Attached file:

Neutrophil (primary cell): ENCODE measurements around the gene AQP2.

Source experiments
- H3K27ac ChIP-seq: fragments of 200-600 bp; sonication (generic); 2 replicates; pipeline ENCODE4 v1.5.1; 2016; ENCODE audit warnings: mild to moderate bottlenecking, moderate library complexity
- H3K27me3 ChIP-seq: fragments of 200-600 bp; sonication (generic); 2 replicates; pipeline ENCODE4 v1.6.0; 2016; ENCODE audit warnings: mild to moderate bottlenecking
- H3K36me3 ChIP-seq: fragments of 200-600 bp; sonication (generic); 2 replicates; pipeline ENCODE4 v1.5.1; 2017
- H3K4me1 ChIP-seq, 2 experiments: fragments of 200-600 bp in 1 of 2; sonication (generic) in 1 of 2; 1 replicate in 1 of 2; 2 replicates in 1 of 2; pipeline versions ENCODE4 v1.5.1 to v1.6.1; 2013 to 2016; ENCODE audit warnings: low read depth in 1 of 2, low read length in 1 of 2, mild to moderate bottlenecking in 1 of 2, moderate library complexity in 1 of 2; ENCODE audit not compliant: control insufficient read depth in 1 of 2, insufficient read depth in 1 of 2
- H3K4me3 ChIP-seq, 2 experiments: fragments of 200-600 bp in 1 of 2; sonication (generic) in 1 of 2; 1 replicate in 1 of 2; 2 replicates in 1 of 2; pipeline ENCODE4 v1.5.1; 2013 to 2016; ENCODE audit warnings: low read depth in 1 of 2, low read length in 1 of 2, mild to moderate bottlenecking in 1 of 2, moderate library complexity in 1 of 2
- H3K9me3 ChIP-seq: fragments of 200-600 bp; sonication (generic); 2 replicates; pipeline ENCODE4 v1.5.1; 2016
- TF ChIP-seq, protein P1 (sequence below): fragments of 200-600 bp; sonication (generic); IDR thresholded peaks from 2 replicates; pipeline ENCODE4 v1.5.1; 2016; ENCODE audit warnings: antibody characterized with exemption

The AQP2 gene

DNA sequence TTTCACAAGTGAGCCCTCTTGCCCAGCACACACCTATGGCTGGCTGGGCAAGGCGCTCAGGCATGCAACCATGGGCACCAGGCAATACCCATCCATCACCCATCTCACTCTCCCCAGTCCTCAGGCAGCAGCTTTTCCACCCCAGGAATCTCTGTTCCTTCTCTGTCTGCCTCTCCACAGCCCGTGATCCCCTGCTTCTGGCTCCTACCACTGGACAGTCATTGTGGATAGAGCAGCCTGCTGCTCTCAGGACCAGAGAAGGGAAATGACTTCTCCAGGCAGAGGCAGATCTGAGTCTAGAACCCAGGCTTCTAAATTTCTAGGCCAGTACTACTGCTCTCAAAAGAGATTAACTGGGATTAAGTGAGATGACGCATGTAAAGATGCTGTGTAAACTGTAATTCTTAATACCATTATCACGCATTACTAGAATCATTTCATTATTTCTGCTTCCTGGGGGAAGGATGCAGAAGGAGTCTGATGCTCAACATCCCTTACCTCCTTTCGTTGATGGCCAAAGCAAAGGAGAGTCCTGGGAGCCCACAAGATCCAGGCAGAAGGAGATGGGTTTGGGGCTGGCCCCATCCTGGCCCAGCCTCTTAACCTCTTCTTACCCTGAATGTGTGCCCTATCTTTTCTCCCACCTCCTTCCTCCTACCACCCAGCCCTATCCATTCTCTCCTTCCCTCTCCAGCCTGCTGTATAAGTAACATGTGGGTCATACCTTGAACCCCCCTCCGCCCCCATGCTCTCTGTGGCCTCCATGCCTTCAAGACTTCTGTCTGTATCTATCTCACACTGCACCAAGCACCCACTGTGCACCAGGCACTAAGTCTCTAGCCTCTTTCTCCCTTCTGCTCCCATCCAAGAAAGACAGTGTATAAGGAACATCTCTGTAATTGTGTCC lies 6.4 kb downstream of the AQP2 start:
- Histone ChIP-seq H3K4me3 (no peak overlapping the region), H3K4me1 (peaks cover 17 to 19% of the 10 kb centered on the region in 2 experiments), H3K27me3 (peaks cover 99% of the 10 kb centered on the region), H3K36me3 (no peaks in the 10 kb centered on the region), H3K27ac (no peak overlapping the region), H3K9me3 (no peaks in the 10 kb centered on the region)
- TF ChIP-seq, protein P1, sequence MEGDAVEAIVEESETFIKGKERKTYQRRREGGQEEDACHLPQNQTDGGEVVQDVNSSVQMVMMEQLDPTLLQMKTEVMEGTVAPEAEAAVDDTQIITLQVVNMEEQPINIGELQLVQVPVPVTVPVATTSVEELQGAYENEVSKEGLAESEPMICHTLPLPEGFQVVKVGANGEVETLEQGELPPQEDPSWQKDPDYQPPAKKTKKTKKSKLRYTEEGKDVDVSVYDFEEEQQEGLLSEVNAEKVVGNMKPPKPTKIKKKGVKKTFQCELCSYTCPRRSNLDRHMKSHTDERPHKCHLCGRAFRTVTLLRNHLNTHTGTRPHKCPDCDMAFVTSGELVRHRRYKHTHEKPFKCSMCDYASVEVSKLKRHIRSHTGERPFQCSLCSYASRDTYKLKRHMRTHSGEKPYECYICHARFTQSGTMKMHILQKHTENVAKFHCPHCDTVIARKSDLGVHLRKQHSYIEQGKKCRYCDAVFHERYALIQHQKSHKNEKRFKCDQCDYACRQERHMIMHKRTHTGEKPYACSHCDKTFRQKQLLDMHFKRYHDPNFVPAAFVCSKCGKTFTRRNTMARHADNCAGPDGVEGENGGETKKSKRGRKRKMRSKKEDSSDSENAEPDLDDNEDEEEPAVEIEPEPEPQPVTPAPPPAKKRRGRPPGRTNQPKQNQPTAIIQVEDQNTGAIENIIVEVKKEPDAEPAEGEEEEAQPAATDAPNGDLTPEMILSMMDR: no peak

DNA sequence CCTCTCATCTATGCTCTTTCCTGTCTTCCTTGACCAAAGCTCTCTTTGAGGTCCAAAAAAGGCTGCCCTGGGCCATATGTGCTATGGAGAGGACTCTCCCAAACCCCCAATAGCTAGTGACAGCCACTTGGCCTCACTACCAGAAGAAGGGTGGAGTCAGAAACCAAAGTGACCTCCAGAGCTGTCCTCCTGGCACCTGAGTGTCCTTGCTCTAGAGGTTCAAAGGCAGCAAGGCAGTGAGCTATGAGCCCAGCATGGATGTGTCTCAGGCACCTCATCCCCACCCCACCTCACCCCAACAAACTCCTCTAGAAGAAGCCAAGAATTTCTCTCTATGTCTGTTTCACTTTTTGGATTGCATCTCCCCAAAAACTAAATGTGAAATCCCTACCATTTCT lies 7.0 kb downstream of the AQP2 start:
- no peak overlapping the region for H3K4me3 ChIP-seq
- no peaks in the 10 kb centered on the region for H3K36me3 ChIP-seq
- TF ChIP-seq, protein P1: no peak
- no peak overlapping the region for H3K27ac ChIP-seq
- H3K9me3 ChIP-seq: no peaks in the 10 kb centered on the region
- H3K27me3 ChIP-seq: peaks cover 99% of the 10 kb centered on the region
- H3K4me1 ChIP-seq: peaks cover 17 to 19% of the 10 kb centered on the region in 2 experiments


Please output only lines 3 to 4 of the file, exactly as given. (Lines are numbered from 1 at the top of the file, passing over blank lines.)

- H3K27ac ChIP-seq: fragments of 200-600 bp; sonication (generic); 2 replicates; pipeline ENCODE4 v1.5.1; 2016; ENCODE audit warnings: mild to moderate bottlenecking, moderate library complexity
- H3K27me3 ChIP-seq: fragments of 200-600 bp; sonication (generic); 2 replicates; pipeline ENCODE4 v1.6.0; 2016; ENCODE audit warnings: mild to moderate bottlenecking